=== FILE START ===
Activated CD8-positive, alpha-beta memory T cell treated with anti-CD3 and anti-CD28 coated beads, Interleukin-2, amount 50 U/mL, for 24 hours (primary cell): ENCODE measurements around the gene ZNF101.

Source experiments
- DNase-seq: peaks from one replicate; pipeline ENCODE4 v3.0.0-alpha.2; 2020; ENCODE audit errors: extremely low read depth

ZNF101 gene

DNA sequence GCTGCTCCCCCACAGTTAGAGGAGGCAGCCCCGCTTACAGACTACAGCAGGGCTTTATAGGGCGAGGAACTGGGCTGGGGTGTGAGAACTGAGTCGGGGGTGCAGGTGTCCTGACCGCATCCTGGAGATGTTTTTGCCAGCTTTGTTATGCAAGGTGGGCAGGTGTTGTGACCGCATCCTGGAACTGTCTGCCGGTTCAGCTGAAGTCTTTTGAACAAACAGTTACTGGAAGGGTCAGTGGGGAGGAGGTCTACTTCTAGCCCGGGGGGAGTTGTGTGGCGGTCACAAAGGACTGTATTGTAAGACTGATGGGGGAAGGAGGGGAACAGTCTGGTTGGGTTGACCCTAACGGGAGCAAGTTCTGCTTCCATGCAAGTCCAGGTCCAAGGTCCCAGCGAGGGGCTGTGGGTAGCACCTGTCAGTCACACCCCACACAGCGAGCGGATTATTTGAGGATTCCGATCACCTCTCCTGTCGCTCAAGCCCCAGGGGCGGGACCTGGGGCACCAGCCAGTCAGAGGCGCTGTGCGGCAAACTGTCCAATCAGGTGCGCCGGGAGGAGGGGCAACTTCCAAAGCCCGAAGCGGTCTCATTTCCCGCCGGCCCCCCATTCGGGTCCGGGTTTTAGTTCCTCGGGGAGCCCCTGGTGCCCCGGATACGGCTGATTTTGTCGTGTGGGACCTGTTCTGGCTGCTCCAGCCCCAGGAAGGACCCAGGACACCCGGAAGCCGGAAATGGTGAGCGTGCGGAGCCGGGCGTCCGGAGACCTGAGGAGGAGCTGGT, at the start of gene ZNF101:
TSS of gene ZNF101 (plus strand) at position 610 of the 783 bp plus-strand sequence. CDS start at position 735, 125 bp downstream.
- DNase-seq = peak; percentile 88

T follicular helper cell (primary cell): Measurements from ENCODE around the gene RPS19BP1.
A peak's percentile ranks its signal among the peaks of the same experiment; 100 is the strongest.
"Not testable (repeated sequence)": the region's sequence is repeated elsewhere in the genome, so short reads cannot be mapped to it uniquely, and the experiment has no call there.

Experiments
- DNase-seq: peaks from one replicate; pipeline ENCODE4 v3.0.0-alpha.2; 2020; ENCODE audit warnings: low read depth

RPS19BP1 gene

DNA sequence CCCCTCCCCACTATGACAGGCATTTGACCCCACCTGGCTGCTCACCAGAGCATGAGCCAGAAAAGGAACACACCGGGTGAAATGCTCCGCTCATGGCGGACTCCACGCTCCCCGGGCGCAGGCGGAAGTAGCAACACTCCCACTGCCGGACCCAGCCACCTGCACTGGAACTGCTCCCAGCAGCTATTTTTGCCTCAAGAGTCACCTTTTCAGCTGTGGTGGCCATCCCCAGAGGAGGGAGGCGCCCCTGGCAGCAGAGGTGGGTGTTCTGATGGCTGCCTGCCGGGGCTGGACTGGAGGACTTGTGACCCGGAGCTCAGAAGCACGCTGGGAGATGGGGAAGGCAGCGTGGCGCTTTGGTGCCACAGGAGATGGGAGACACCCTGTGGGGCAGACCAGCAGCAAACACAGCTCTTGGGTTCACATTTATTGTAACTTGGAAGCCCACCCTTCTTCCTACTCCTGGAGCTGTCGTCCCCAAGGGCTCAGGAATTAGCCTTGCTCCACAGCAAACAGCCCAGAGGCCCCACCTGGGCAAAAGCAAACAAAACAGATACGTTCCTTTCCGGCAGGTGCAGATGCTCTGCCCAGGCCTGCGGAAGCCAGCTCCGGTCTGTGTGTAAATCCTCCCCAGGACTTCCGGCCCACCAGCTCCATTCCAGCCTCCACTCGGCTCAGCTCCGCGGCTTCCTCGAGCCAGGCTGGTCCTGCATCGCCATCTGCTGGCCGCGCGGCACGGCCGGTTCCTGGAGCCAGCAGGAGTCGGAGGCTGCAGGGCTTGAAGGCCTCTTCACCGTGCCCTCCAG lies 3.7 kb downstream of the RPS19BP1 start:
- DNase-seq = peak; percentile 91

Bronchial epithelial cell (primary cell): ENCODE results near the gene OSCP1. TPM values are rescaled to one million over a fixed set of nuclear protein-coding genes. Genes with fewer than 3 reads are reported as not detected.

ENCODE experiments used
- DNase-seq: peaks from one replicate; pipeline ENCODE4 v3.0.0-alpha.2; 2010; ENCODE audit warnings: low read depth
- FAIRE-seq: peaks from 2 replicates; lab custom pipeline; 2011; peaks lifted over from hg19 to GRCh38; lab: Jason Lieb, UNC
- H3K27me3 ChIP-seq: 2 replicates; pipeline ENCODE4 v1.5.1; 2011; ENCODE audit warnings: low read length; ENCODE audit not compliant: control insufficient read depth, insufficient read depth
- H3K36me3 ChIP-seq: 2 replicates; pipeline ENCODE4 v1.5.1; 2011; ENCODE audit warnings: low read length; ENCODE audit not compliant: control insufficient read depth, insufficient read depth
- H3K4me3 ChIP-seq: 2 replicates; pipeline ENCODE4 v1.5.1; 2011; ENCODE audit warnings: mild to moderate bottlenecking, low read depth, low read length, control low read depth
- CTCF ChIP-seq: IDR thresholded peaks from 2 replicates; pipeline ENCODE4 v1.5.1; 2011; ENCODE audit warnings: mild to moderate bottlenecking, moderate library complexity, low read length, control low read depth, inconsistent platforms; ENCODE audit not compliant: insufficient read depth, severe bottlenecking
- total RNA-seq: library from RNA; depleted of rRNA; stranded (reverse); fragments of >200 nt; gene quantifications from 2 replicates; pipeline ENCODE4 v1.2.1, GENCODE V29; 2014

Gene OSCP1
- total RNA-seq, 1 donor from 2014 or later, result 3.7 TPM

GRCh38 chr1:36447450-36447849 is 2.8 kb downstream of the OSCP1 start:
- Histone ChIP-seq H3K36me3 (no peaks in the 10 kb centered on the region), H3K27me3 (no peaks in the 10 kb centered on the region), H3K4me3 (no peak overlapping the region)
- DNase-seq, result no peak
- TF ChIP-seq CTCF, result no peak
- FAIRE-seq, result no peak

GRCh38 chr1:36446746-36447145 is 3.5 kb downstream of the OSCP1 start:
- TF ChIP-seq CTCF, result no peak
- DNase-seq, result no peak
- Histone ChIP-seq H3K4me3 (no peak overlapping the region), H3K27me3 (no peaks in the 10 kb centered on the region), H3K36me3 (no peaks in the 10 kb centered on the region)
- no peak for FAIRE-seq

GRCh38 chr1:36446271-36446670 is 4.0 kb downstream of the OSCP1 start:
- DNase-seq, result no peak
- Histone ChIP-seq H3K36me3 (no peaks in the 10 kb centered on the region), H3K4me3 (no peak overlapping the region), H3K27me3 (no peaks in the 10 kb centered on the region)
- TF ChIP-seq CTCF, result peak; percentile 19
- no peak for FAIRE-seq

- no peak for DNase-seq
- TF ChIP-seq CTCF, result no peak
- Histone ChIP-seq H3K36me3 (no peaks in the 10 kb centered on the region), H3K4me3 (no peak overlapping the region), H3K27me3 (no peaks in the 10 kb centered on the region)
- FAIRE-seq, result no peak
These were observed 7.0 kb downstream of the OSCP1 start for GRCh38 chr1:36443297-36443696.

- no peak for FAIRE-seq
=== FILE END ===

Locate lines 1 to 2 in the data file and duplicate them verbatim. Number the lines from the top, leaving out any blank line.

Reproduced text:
Activated CD8-positive, alpha-beta memory T cell treated with anti-CD3 and anti-CD28 coated beads, Interleukin-2, amount 50 U/mL, for 24 hours (primary cell): ENCODE measurements around the gene ZNF101.

Source experiments